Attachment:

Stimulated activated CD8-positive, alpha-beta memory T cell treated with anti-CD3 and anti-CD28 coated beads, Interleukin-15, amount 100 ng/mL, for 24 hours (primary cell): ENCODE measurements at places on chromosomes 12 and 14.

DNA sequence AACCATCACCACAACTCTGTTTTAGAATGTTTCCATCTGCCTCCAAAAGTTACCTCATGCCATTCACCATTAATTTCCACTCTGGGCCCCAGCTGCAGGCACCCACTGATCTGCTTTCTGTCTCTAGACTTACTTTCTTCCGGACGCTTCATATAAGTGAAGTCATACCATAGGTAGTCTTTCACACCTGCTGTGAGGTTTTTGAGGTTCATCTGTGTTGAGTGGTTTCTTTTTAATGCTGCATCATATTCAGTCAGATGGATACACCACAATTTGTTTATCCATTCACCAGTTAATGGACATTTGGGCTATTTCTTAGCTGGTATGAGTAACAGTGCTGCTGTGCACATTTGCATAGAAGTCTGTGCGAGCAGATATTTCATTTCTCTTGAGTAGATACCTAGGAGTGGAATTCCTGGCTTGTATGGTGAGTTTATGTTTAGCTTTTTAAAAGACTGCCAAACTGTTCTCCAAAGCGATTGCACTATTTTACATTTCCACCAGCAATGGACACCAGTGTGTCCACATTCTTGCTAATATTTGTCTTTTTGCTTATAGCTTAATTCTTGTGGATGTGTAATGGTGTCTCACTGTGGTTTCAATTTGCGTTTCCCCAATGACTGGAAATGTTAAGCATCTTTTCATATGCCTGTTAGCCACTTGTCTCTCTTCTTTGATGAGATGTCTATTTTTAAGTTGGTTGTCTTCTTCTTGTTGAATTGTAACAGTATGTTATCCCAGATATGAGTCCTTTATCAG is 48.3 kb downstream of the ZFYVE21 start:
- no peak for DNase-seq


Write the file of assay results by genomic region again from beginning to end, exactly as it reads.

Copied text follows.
Stimulated activated CD8-positive, alpha-beta memory T cell treated with anti-CD3 and anti-CD28 coated beads, Interleukin-15, amount 100 ng/mL, for 24 hours (primary cell): ENCODE measurements at places on chromosomes 12 and 14.

DNA sequence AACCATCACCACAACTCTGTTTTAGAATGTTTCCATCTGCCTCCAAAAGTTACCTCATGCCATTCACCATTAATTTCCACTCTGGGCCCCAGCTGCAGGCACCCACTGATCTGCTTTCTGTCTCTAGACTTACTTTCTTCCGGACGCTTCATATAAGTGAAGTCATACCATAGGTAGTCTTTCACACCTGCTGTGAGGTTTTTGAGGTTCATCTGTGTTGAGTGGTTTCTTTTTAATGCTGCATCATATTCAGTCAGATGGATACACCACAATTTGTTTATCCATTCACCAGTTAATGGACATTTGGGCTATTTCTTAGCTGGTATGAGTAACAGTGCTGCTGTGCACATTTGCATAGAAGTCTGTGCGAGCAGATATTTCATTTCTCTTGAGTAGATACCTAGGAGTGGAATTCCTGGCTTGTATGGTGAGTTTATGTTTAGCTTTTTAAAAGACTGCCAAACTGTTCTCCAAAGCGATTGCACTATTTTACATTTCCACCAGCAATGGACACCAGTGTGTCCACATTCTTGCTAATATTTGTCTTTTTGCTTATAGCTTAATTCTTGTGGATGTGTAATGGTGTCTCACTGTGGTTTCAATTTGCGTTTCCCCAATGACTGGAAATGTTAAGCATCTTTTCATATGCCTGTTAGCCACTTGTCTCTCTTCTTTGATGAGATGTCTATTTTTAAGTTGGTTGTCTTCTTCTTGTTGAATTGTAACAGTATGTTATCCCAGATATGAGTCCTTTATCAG is 48.3 kb downstream of the ZFYVE21 start:
- no peak for DNase-seq